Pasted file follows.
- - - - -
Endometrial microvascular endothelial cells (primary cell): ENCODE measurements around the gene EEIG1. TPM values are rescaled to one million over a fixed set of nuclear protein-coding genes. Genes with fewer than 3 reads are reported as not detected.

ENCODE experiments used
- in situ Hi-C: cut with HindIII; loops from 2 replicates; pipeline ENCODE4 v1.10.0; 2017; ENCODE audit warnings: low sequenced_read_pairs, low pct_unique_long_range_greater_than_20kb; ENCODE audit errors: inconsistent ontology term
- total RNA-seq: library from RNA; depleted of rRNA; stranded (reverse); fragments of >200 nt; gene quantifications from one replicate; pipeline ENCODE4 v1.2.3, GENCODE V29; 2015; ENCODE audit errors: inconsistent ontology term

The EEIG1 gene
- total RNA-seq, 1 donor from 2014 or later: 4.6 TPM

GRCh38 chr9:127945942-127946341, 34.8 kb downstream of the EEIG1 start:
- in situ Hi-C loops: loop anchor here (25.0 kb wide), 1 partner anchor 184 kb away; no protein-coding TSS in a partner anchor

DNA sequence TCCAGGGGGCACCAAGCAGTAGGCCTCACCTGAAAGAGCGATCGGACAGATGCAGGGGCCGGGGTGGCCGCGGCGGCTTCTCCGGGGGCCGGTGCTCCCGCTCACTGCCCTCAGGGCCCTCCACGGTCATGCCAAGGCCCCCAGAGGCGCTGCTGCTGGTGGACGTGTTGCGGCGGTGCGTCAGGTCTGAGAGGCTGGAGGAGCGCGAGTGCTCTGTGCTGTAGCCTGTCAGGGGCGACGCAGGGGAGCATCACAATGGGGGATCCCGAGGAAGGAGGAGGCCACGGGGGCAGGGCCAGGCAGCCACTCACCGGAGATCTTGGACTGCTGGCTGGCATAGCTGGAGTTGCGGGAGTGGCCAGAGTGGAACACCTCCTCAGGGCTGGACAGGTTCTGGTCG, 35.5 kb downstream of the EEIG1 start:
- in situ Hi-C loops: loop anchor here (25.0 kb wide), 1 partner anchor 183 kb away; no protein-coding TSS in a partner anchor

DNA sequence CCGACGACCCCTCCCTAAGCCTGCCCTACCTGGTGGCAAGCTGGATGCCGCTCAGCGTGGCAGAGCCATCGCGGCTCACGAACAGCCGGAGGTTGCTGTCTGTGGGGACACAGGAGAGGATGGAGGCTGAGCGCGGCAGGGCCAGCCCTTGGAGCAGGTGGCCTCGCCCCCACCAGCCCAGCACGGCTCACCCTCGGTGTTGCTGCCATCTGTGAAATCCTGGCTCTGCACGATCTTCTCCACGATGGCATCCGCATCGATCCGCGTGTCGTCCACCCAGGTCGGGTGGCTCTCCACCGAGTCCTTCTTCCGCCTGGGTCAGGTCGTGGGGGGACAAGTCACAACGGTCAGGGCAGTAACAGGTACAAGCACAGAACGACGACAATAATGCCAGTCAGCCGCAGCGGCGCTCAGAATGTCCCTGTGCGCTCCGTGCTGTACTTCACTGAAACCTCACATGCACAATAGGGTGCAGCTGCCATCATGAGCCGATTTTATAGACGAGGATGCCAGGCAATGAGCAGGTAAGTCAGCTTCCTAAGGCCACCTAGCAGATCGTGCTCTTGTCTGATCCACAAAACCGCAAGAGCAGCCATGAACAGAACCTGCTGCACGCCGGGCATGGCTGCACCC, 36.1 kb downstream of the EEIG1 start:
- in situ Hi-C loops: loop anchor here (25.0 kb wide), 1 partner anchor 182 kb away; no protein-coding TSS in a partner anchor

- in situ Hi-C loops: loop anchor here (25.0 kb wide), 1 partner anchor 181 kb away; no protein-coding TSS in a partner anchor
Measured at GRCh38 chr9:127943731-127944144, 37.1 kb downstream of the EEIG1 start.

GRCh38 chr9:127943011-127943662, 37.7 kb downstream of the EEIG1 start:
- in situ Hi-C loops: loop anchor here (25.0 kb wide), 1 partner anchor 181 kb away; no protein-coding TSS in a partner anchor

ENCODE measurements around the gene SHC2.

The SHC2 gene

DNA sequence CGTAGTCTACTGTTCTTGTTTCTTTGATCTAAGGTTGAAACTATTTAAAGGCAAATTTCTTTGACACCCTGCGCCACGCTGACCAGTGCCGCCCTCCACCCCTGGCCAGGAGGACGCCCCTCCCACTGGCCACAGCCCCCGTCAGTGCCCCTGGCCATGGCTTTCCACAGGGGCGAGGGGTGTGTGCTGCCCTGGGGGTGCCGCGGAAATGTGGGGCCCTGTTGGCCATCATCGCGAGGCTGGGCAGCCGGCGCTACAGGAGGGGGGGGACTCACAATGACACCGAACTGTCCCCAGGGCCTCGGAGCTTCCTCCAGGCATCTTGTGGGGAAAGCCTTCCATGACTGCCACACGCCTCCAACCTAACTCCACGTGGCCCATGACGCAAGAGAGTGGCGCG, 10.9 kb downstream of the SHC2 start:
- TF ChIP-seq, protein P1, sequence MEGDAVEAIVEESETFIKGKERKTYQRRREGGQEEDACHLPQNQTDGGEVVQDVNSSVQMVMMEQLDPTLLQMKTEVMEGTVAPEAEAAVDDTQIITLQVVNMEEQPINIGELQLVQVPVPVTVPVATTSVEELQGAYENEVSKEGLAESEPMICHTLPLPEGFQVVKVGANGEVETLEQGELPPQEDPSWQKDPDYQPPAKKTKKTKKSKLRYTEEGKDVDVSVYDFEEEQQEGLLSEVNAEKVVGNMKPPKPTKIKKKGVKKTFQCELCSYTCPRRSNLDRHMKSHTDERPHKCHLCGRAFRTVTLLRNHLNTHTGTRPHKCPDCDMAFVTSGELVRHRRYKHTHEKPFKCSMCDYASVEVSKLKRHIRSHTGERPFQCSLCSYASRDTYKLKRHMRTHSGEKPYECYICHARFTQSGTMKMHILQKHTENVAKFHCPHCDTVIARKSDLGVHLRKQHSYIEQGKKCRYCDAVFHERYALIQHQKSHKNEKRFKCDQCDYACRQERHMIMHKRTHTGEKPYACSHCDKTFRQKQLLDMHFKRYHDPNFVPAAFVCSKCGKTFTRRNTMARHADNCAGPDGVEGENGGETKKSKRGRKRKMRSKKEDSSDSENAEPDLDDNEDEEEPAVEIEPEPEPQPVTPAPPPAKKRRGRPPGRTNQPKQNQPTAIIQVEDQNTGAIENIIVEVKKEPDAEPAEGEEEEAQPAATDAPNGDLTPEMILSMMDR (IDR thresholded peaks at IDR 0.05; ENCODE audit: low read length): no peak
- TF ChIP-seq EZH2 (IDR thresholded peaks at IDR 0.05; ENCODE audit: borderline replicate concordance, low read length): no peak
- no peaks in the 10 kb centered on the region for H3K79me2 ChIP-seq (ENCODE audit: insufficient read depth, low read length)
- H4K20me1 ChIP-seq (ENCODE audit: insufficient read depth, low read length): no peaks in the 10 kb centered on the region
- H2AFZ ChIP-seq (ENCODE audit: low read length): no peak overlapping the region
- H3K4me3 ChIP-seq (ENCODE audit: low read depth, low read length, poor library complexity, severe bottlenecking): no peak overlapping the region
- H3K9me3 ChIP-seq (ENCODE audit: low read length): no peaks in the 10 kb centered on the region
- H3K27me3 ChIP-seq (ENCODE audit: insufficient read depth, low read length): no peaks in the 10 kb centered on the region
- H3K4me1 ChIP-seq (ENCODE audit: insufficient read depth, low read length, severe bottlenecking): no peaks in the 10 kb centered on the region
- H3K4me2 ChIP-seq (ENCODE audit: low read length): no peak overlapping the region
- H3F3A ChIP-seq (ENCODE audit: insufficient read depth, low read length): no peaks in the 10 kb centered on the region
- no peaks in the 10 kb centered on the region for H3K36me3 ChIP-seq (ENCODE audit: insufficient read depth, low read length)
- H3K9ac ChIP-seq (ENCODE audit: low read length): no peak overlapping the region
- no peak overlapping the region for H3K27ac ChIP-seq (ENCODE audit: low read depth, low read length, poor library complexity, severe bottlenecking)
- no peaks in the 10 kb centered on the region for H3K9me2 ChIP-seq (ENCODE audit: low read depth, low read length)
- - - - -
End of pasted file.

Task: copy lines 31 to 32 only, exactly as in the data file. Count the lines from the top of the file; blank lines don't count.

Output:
- no peaks in the 10 kb centered on the region for H3K36me3 ChIP-seq (ENCODE audit: insufficient read depth, low read length)
- H3K9ac ChIP-seq (ENCODE audit: low read length): no peak overlapping the region